triticale to powdery mildew is an important advantage.
Yield and 1000-kernel weight. Among yield components,
1,000-kernel weight plays an important role (Table 4). The spring
wheat Sandra had the lightest seeds (41.4 g) among tested accessions.
The seeds of Mizar were very similar in this character. Thirteen
cultivars formed the major group with 1,000-kernel weights between
45 and 50 grams. Tridoc, Mostral, Rigel, Catria, and Passi belonged
to the group at 50-54 grams. Kernels of AC Alta were exceptionally
large and heavy (58.3 g).
For grain yield, some triticale cultivars (Wanad, AC Alta,
Catria, Rigel, and Kissa) were above the check wheat cultivar
Sandra ( 5.21 t/ha), but others were less productive.
J. Bradová, J. Cerny *, and A. Sasek.
* Czech University of Agriculture, Praha, Czech Republic.
At present, the registration of a variety has become a part of
the purchase of wheat. The variety represents a guarantee of hereditary
traits and properties, including food and baking quality. Czech-registered
varieties of wheat
are divided according to technological properties into quality
grades E, A, B, and C. The grade E (elite) represents varieties
with very good baking quality. Good, varieties are usable alone
designated grade A, and supplementary varieties usable in mixtures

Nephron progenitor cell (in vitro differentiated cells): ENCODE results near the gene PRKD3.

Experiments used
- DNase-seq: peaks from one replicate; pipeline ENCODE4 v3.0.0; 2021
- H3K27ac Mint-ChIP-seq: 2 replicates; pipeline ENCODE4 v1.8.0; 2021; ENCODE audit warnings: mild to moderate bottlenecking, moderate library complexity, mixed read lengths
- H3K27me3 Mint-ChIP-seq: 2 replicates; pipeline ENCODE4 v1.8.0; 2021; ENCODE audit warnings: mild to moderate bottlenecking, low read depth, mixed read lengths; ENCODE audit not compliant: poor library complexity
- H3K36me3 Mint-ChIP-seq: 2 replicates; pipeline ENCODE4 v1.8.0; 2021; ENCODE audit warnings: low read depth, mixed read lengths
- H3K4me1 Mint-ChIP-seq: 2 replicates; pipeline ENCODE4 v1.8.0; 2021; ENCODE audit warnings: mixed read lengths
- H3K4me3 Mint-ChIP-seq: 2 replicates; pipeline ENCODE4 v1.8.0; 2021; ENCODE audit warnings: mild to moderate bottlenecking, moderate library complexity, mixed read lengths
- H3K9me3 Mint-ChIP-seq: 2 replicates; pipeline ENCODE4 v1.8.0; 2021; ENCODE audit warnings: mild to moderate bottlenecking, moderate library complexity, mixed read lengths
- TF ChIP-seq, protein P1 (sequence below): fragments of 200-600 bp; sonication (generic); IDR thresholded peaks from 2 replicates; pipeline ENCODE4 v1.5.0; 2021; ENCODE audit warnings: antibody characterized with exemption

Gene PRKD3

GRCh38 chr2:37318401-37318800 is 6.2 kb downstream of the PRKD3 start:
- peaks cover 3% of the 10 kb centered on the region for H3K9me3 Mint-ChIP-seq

are grade B. Grade C includes varieties unsuitable for food purposes
This study was aimed at determining the effect of admixtures
of a supplementary (Siria) variety and a nonfood (Trane) wheat
on the quality of a food wheat of the elite grade (Brea). At the
same time, the suitability of gliadin and HMW-glutenin electrophoresis
for use as a control of varietal registration was investigated.
Experimental variants were based on electrophoretic analysis of
the varieties Siria, Trane, and Brea and mixtures of Brea with
Siria and Trane in different percentage ratios. To separate gliadins
and to set gliadin allelic blocks, the published procedures (Sasek
and Sykorová 1989) were used. Electrophoresis of HMW-glutenin
subunits by SDS-PAGE and setting of allelic glutenin blocks were
done according to the described methodologies (Laemmli 1970; Payne
at al. 1981). To judge the effects of admixtures on baking quality,
a sedimentation value was determined according to Axford and Zeleny.
Extensograph values were determined, and baking tests were performed.
The data obtained were statistically evaluated using the computer
program MS Excel (Table 5). A prerequisite for control of the
purity of individual wheat varieties using electrophoresis of
protein markers is specific for each registered wheat variety.
The sedimentation test indicated that 15 or 20 % of admixtures
(either Siria or Trane) decreased the sedimentation value of the
control variety Brea. The results of the extensographic assessment
(extensographic maximum and extensographic energy) and direct
baking trial (specific volume of baking and bulk productivity)
confirmed a significant decrease of baking quality after reaching
the 20 % limit of admixture of low-quality variety or the mixture
of low-quality varieties (Table 5).